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Title: Modeling of Diffusion of Plutonium in Other Metals and of Gaseous Species in Plutonium-Based Systems

Abstract

Establish standards for temperature conditions under which plutonium, uranium, or neptunium from nuclear wastes permeates steel, with which it is in contact, by diffusion processes. The primary focus is on plutonium because of the greater difficulties created by the peculiarities of face-centered-cubic-stabilized (delta) plutonium (the form used in the technology generating the waste).

Authors:
; ; ; ;
Publication Date:
Research Org.:
West Virginia University (US)
Sponsoring Org.:
(US)
OSTI Identifier:
825603
Report Number(s):
DOE/ER/45671
EMSP59925; TRN: US0402670
DOE Contract Number:
FG07-97ER45671
Resource Type:
Technical Report
Resource Relation:
Other Information: PBD: 2 Jul 2004
Country of Publication:
United States
Language:
English
Subject:
12 MANAGEMENT OF RADIOACTIVE WASTES, AND NON-RADIOACTIVE WASTES FROM NUCLEAR FACILITIES; DIFFUSION; NEPTUNIUM; PLUTONIUM; RADIOACTIVE WASTES; SIMULATION; URANIUM

Citation Formats

Bernard R. Cooper, Gayanath W. Fernando, S. Beiden, A. Setty, and E.H. Sevilla. Modeling of Diffusion of Plutonium in Other Metals and of Gaseous Species in Plutonium-Based Systems. United States: N. p., 2004. Web. doi:10.2172/825603.
Bernard R. Cooper, Gayanath W. Fernando, S. Beiden, A. Setty, & E.H. Sevilla. Modeling of Diffusion of Plutonium in Other Metals and of Gaseous Species in Plutonium-Based Systems. United States. doi:10.2172/825603.
Bernard R. Cooper, Gayanath W. Fernando, S. Beiden, A. Setty, and E.H. Sevilla. Fri . "Modeling of Diffusion of Plutonium in Other Metals and of Gaseous Species in Plutonium-Based Systems". United States. doi:10.2172/825603. https://www.osti.gov/servlets/purl/825603.
@article{osti_825603,
title = {Modeling of Diffusion of Plutonium in Other Metals and of Gaseous Species in Plutonium-Based Systems},
author = {Bernard R. Cooper and Gayanath W. Fernando and S. Beiden and A. Setty and E.H. Sevilla},
abstractNote = {Establish standards for temperature conditions under which plutonium, uranium, or neptunium from nuclear wastes permeates steel, with which it is in contact, by diffusion processes. The primary focus is on plutonium because of the greater difficulties created by the peculiarities of face-centered-cubic-stabilized (delta) plutonium (the form used in the technology generating the waste).},
doi = {10.2172/825603},
journal = {},
number = ,
volume = ,
place = {United States},
year = {Fri Jul 02 00:00:00 EDT 2004},
month = {Fri Jul 02 00:00:00 EDT 2004}
}

Technical Report:

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  • 'The problem being addressed is to establish standards for storage conditions for containers (e.g. stainless steel containers) meant to hold nuclear waste for long periods of time, e.g. fifty years, such as to ensure the integrity of the containers without being excessively conservative, i.e., being unnecessarily costly. Allowable storage temperature is an important parameter for the standards. Diffusion processes are central to certain processes that initiate corrosion of the containers or that lead to the release of gases increasing pressure that can rupture the container. The scientific goals of this project are: (1) to predict diffusion constants on an abmore » initio basis, i.e. diffusion distances in specified time at specified temperature, for atomic species from plutonium-based waste materials into storage container materials such as stainless steel or vice versa, (2) to predict the time development at specified temperature of complex diffusion processes in plutonium-based oxide type waste materials in the presence of water vapor such that gases may be released within a container. This predictive ability will help to provide information relevant to setting standards for waste container vessels and storage conditions. This project was initiated on September 15, 1997, so that this summary reports progress after about 2/3 of the first year of a three-year project.'« less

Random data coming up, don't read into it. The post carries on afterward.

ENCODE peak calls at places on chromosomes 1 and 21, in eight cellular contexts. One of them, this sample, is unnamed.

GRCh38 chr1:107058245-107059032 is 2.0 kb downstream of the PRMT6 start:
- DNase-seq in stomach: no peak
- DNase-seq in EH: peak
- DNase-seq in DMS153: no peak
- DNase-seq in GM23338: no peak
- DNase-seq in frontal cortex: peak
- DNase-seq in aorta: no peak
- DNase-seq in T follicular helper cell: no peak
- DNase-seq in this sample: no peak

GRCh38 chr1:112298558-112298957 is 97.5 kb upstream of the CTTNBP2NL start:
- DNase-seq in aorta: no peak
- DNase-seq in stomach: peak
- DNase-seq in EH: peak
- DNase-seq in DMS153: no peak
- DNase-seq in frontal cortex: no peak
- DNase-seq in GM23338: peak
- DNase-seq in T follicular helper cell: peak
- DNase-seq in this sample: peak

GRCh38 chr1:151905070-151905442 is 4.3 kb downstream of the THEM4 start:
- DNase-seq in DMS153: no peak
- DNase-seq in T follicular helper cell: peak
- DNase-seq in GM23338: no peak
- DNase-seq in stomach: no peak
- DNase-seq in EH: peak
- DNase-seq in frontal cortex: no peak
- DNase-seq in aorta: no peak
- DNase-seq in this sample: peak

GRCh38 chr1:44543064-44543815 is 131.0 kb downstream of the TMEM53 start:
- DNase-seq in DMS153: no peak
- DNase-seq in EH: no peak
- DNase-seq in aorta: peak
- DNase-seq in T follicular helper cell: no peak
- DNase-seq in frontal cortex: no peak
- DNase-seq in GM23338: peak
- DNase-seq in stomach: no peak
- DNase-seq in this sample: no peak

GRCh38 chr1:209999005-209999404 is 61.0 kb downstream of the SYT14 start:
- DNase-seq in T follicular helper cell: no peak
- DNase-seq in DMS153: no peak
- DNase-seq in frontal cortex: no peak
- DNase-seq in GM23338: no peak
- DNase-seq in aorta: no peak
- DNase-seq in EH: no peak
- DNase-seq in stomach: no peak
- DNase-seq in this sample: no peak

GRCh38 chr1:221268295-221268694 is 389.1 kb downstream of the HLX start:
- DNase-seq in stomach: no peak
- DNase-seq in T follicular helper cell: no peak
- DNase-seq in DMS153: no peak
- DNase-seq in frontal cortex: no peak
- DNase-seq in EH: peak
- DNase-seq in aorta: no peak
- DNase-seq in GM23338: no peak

• The problem being addressed is to establish standards for temperature conditions under which plutonium, uranium, or neptunium from nuclear wastes permeates steel, with which it is in contact, by diffusion processes. The primary focus is on plutonium because of the greater difficulties created by the peculiarities of face-centered-cubic-stabilized (delta) plutonium (the form used in the technology generating the waste). Temperature is the key controllable diffusion processes, i.e., temperature controls the rate of diffusion. The scientific goal of this project is to predict diffusion constants on an ab initio basis, i.e. diffusion distances in specified time at specified temperature for plutoniummore » from plutonium-based waste materials into various steels or technologically-pertinent metallic alloys. This predictive ability will help to provide information relevant to setting temperature standards for maintaining structures, ducts, equipment or waste-containing vessels until such time as decontamination and decommissioning and/or permanent storage can be carried out. In addition, this knowledge will aid in assessing the depth of penetration that must be dealt with in any surface treatment for decontamination. The scientific steps of the methodology are (1) to recognize the stabilizing mechanism and the electronic structure pertinent to that stabilization for face-centered-cubic (fcc) delta-stabilized plutonium, (2) to extract the information needed to perform dynamic simulations from ab initio electronic structure calculations, (3) to perform and report the dynamic simulations predicting the diffusion behavior.« less